How MH Planning Cheated Charley

Oct. 1, 2004
"If we have a misfortune, it's not our customers' misfortune." That's what Jack Phelan, chairman, Advanced Handling Systems (AHS), told MHM on a bright

"If we have a misfortune, it's not our customers' misfortune." That's what Jack Phelan, chairman, Advanced Handling Systems (AHS), told MHM on a bright February day. He was standing outside his newly built world headquarters. Seventy-two degrees. A magnificent frigatebird drifts overhead. Dazzlingly morning light, nearly painful, reflects from the white sides of the building in Lakeland, Florida.

Months pass, September comes, and misfortune is born off the west coast of Africa. It moves west and grows into a tropical depression. Then a tropical storm. It's assigned a number. Then a name. Names carry more emotion than numbers.

Misfortune grows in intensity. Its winds surpass 70 mph. It's assigned a more fearful name. Hurricane Charley. Then came Hurricane Frances and Hurricane Ivan.

As a business owner, you prepare. You watch and wait. You don't stand still. Phelan, and the employees of AHS, had prepared from the day they built their new building. They had, in Phelan's words, a bunker mentality.

"In retrospect," says Scott Tappan, president, "we were almost in the bull's eye. Charley and Frances crossed paths [a couple weeks apart] in the state about 20 miles from our office."

When February turns to September in Florida, the Weather Channel's radar screen becomes your friend and lover. You give it serious, long looks before you turn out the lights at night. You check for mood swings and character changes before your morning coffee.

Now misfortune has its eye on you. You protect your assets, human and material.

"When we built the building," says Tappan, "we designed three interior bunkers. We had to protect historical and current files as well as data servers." AHS, recipient of this year's MHM's Value-Added Award, also backs up all data offsite to its facility in Jacksonville, Florida.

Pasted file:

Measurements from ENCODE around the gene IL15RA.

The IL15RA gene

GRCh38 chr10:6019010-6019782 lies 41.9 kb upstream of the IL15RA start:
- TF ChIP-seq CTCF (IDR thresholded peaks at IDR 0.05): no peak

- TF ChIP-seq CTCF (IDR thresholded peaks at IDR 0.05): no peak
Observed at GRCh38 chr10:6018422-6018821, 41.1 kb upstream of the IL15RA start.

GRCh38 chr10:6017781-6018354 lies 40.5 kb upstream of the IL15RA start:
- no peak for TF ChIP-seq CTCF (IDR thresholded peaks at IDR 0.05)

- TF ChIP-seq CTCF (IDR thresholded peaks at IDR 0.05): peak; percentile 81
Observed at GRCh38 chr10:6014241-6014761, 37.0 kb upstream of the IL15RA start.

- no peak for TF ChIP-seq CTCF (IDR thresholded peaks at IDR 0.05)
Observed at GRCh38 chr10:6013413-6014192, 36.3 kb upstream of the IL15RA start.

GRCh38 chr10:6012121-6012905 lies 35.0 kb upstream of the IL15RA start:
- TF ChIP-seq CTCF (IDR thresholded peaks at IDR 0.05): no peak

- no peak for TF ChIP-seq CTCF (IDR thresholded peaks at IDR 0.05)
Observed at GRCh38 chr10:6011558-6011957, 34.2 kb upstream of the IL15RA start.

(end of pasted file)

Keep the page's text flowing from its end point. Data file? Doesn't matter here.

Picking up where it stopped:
Block and poured-concrete walls were used to create bunker walls and roofs. The building's roof was designed to withstand 130 mph winds.

August 13. Charley moves inland from the southwest with winds of 100 mph.

Because his employees live throughout the Lakeland area, Tappan sent out an email to all employees, offering the office building as a safehouse. Phone-trees were developed for employees to stay in contact. Emergency numbers were sent to customers so that anyone in need of assistance would not be left alone.

Frances, part two of the double whammy, comes in from the southeast on September 1.

"You must have your emergency preparedness plan in place before the disaster strikes," advises Tappan. "When a hurricane hits, your employees' thoughts of survival are of their loved ones, not the company."

September 14. Ivan wanders through the Gulf of Mexico and glances to its right toward Tampa. In Lakeland, the people at AHS watch, but don't flinch. Today it's business as usual.

As is tradition, misfortune's name is retired.

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